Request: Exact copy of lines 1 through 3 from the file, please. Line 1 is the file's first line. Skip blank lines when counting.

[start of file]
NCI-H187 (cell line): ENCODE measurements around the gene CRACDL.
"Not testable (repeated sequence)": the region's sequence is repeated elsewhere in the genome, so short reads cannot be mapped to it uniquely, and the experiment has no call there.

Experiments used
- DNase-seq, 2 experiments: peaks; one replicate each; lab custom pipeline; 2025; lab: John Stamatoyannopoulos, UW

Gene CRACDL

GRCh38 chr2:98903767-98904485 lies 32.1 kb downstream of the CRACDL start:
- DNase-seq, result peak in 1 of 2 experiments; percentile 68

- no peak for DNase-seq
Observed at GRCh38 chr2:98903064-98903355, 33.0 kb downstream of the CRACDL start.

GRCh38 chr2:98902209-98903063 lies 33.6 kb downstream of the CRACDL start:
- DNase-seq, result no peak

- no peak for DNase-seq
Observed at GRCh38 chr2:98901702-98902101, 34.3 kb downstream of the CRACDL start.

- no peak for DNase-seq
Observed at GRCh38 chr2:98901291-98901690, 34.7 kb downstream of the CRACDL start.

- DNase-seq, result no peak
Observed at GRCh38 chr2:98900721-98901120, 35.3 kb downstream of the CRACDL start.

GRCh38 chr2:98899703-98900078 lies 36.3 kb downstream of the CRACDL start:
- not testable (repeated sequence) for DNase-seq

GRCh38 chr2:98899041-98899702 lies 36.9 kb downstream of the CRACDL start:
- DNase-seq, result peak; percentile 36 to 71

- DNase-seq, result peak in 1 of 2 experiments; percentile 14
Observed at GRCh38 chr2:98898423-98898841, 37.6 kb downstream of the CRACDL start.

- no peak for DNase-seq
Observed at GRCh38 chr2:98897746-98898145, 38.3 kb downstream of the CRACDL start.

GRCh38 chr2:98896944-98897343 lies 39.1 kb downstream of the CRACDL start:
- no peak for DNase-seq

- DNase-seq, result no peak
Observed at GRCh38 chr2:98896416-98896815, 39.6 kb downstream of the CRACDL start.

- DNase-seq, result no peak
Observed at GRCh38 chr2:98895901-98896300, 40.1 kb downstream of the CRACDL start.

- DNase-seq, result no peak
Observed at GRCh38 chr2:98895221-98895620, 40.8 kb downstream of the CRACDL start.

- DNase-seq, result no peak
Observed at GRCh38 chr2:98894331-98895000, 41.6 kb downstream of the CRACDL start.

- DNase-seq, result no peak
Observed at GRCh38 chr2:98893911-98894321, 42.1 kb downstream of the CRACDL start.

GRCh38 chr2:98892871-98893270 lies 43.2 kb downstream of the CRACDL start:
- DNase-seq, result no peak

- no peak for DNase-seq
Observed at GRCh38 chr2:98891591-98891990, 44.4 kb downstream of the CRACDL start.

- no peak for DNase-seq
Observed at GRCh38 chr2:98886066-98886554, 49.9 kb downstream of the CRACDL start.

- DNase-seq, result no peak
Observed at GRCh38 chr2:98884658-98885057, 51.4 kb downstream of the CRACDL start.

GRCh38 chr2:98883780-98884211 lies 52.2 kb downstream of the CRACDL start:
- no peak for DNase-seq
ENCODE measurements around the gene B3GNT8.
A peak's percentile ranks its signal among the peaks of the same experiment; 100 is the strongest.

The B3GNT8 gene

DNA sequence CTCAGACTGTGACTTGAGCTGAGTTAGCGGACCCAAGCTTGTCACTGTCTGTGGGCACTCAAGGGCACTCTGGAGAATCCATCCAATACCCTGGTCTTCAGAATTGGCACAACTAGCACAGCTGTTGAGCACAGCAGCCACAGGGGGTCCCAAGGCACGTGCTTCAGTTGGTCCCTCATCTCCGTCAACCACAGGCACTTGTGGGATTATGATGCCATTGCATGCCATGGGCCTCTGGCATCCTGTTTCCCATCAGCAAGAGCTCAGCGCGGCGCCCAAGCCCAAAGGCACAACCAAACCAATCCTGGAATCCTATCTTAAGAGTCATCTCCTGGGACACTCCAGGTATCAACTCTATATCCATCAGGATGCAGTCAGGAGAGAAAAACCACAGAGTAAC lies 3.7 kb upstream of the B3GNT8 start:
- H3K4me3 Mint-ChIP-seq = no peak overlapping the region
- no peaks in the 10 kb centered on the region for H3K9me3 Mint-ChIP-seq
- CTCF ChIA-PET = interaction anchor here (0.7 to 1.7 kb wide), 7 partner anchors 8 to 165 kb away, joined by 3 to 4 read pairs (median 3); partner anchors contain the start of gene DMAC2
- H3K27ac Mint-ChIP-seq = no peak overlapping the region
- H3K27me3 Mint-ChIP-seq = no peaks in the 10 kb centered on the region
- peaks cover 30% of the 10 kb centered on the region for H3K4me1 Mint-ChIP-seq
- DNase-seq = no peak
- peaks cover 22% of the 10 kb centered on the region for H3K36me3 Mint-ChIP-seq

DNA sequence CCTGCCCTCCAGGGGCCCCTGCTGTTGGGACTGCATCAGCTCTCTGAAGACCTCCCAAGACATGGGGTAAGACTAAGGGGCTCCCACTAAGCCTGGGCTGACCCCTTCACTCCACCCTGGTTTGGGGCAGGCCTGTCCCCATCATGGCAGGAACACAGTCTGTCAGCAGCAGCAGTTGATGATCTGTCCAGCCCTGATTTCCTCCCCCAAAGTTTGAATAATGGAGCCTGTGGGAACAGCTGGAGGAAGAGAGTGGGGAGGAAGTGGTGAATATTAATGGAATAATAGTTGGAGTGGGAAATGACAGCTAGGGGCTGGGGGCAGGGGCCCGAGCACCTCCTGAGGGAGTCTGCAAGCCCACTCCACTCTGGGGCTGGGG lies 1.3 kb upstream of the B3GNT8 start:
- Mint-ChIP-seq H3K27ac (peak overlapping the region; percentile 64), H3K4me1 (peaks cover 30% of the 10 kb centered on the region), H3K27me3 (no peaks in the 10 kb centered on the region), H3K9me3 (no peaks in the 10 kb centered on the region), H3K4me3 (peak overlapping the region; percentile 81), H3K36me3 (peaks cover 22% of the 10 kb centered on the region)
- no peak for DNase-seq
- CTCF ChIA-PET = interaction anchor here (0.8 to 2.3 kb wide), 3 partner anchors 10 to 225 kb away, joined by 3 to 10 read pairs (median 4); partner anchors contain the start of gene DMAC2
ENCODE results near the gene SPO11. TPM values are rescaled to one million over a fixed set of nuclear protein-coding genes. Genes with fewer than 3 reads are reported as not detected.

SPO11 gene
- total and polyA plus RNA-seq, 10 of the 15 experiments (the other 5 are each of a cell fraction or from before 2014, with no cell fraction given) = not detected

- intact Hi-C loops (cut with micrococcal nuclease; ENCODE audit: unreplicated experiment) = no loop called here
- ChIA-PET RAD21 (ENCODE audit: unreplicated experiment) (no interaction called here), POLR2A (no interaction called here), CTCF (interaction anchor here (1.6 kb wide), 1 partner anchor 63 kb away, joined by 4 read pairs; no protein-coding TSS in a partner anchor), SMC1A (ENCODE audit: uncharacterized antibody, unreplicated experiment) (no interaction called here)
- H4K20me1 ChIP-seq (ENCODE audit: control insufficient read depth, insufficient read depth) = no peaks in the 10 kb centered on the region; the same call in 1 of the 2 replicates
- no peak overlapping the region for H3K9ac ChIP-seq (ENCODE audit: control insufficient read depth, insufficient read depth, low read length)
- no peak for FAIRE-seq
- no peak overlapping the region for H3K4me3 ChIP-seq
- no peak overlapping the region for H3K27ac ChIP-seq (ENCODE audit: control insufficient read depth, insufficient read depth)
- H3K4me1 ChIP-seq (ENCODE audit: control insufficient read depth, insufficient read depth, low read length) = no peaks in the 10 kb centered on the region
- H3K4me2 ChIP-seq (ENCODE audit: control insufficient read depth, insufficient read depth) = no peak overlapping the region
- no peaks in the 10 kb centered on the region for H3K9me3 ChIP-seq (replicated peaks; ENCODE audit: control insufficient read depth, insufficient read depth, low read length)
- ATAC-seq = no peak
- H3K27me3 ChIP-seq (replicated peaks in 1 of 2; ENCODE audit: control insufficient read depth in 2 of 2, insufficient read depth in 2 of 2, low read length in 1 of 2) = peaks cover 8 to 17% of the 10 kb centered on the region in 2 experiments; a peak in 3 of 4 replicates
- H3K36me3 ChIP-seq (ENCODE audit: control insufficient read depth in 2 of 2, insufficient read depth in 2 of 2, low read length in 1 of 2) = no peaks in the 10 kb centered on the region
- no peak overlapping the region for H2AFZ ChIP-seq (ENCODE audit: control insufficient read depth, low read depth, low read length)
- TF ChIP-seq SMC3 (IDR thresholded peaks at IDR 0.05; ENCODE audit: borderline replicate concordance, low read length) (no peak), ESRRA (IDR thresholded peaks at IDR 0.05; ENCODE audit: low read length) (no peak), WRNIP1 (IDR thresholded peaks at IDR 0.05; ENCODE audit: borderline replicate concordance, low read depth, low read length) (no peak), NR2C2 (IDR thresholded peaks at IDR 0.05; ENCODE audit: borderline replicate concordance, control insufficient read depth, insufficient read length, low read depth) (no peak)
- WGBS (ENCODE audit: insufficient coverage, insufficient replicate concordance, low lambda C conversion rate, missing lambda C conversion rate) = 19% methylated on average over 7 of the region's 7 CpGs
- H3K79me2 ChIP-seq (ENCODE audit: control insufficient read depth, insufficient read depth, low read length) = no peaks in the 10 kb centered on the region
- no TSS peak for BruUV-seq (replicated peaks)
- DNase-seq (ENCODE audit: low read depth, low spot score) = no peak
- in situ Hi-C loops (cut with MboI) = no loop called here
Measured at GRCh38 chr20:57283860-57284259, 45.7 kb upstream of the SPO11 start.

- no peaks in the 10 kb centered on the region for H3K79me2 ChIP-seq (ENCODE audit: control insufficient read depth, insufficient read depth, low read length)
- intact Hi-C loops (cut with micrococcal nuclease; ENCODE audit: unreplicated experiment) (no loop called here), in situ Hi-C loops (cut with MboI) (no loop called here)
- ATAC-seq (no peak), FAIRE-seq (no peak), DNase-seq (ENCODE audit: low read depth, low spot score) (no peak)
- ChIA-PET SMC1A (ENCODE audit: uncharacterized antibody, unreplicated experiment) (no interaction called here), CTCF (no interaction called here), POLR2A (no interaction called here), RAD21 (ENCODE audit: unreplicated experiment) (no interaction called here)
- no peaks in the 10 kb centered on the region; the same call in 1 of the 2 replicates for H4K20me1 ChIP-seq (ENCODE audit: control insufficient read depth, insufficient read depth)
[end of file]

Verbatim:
NCI-H187 (cell line): ENCODE measurements around the gene CRACDL.
"Not testable (repeated sequence)": the region's sequence is repeated elsewhere in the genome, so short reads cannot be mapped to it uniquely, and the experiment has no call there.

Experiments used